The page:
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Cloud is ‘Whizzing’ – But still the Cognizance Linger among us!


Cloud computing has the potential to accelerate a range of innovations that will metamorphose the tech industry and ultimately helm many industries across the globe. Plaudit the cloud, you can expect to get earlier notice when things around your house or office are about to go on the fritz; completely automating the life-style. For example, a cloud-based app alerts drivers of electric cars when their batteries will run out of juice, letting them get to a charging station without needing to call a tow truck.

The merry-time for the virtual services is fervent and the resources to build the precise ‘Virtual Services’ deliberates a new future but despite all the standards the new research yield by HfS Research concludes that even the largest, most IT-savvy enterprises are still struggling to realize the value of  As-a-Service platforms — particularly at the cores of their businesses.

HfS Research, in conjunction with Accenture Operations, surveyed 716 enterprise service buyers finds current progress is spotty at best. Seventy-one percent of large enterprises ($10 billion or more in annual revenues) say realization of As a Service for core enterprise processes is at least five years out, if not longer. Only two percent consider themselves to have reached the point where As a Service is core to their businesses.

There are a myriad of reasons why enterprises are dallying in As-a-Service adoption, but senior executives are more likely than their underlings to blame vendors. Top executives are most likely to blame a lack of available “plug-and-play” services, cited by 56%. Another 47% blame their vendors, agreeing with the statement that “lack of willingness from our service provider(s) to cannibalize their existing revenue models” is holding back progress. Lack of support from service provider(s) to share risks/gains is cited by 44% as an obstacle to As-a-Service adoption.

Among lower-ranking executives and managers, organizational inertia tops the list of reasons why As-a-Service adoption is lagging expectations.

There is a huge disconnect between leadership ambition and operation execution—53% of operations leaders view As-a-Service as critical compared to 29% of middle-managers and delivery staff.” In addition, they find, while senior leaders “expect to make significant progress towards As a Service in two years, their delivery staff are much less confident.”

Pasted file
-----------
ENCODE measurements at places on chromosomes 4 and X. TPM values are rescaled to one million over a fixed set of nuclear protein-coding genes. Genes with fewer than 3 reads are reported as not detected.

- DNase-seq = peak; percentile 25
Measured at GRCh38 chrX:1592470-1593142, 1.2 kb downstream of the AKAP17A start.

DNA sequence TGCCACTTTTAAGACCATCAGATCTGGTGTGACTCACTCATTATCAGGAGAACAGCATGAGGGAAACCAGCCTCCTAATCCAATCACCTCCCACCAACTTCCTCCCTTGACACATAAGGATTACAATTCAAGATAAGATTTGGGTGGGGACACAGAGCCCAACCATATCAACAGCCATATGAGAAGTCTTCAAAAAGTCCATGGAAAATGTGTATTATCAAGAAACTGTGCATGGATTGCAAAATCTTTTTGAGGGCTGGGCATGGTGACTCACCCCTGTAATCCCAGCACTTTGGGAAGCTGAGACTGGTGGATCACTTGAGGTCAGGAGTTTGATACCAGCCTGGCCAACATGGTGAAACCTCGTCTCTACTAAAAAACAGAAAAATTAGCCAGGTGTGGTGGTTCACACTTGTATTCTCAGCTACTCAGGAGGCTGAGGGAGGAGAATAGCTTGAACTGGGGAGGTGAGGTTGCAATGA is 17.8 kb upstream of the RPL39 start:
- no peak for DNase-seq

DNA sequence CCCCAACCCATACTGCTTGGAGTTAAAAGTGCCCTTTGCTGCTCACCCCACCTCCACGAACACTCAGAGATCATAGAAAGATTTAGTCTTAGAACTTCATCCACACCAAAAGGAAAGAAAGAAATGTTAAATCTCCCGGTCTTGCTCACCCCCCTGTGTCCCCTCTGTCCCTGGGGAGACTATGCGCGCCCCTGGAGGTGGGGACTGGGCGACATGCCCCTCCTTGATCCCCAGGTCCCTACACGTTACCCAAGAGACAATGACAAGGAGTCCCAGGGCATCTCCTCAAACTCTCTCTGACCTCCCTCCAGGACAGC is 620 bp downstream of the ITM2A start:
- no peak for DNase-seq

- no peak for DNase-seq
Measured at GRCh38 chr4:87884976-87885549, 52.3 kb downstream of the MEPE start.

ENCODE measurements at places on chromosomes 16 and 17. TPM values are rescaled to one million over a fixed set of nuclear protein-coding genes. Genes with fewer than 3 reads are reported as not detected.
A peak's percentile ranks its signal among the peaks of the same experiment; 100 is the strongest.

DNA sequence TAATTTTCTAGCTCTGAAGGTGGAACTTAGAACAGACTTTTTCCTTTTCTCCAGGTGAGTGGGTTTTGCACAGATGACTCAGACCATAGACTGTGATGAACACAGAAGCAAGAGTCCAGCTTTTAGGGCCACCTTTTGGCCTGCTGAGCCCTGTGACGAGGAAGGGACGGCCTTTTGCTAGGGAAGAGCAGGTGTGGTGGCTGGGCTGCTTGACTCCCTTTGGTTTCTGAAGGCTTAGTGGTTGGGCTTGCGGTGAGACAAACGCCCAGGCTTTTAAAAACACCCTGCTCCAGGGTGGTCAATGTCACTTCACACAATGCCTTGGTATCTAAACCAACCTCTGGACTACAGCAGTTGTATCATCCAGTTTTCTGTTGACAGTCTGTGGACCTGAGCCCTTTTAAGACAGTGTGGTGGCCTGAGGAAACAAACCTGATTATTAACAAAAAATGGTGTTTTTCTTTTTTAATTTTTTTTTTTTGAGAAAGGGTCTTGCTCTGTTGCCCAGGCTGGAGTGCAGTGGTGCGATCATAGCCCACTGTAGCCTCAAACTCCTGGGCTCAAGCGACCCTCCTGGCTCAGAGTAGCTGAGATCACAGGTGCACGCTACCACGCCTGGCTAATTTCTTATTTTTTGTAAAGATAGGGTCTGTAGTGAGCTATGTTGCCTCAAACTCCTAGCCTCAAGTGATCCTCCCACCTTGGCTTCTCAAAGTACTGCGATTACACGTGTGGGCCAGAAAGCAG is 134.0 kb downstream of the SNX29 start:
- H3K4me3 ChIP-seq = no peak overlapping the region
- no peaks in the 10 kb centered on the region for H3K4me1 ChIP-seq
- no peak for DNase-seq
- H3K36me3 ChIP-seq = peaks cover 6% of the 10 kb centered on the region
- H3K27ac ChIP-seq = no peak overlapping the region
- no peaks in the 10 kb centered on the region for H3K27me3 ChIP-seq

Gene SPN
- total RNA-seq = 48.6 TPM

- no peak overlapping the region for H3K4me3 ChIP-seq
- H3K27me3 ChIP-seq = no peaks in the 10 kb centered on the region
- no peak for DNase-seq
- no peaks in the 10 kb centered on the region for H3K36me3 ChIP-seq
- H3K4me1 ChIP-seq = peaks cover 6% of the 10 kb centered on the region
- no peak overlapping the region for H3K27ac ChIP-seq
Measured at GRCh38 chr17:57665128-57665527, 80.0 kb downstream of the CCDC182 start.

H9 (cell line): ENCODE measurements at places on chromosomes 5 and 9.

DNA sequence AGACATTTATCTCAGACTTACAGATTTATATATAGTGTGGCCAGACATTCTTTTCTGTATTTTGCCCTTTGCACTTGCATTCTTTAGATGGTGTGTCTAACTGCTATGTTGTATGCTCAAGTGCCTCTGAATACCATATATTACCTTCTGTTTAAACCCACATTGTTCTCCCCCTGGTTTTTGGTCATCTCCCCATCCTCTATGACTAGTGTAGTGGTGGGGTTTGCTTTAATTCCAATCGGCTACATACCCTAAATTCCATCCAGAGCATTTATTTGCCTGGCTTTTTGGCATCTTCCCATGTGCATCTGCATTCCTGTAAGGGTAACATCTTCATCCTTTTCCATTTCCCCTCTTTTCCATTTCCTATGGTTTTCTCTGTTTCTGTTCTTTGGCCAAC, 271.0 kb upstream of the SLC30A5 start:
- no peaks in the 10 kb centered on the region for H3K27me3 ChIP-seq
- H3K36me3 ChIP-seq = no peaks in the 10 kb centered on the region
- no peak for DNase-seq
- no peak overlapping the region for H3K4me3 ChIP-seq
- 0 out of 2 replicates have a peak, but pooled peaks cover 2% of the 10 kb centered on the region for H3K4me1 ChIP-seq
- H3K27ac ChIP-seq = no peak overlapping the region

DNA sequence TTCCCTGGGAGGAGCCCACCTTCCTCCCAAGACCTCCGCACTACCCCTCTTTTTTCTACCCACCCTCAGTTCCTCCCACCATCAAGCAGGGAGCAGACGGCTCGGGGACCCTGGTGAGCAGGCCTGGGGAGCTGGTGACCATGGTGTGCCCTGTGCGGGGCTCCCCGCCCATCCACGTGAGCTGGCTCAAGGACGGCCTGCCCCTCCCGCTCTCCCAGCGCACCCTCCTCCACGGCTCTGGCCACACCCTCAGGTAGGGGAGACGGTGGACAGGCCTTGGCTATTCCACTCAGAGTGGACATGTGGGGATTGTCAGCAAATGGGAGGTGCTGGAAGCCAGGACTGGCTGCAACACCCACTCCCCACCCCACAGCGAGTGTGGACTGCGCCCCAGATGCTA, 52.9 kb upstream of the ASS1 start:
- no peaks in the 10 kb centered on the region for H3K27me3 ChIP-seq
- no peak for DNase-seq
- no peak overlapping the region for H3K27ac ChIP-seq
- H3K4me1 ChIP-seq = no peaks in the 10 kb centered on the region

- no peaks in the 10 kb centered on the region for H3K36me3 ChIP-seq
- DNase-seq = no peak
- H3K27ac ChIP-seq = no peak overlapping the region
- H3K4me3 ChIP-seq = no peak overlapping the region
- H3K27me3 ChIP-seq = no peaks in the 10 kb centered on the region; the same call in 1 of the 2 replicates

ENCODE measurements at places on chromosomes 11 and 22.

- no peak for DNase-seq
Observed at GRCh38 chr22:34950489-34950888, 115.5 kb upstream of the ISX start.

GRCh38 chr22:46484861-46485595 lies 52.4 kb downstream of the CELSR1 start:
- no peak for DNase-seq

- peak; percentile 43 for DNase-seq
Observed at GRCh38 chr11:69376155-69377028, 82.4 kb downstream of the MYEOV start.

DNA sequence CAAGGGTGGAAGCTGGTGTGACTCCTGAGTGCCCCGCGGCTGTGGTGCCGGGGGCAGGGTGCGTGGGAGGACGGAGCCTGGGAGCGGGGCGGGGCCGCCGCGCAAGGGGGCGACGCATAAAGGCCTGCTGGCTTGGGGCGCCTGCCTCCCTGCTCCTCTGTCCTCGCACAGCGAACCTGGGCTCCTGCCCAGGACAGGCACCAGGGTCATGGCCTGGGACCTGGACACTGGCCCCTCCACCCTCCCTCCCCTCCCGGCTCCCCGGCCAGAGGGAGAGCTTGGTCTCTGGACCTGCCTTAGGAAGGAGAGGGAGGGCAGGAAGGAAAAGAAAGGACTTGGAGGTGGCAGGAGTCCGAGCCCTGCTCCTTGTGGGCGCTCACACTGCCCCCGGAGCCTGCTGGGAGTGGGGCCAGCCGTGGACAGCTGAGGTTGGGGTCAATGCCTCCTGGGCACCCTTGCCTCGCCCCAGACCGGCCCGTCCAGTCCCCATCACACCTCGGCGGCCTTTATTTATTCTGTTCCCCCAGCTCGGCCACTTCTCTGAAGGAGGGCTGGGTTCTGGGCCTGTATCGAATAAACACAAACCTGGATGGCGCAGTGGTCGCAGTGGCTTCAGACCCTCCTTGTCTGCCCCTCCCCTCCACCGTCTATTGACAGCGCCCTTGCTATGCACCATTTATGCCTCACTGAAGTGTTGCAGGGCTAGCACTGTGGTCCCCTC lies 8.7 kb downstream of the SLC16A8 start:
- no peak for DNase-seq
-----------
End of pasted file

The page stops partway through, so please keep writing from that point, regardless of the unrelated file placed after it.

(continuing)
Service providers aren’t doing much to help build confidence in this emerging model either, report asserts. The vendors are more prone to push As-a-Service marketing hype than actually make the right level investments in “platforms, technologies and outcome-driven revenue models,” the report’s authors point out.

Ultimately there are three things that could better prepare organizations to adopt As-a-Service approaches: smarter analytics, automation, and proactive operations staff reports cited. Notably, 55% of executives feel that intelligent data as a part of As a Service offerings would have a “massive impact” on tier organization’s performance. Another 53% say intelligent automation would have such a massive impact.


Niloy Banerjee

A generic movie-buff, passionate and professional with print journalism, serving editorial verticals on Technical and B2B segments, crude rover and writer on business happenings, spare time playing physical and digital forms of games; a love with philosophy is perennial as trying to archive pebbles from the ocean of literature. Lastly, a connoisseur in making and eating palatable cuisines.

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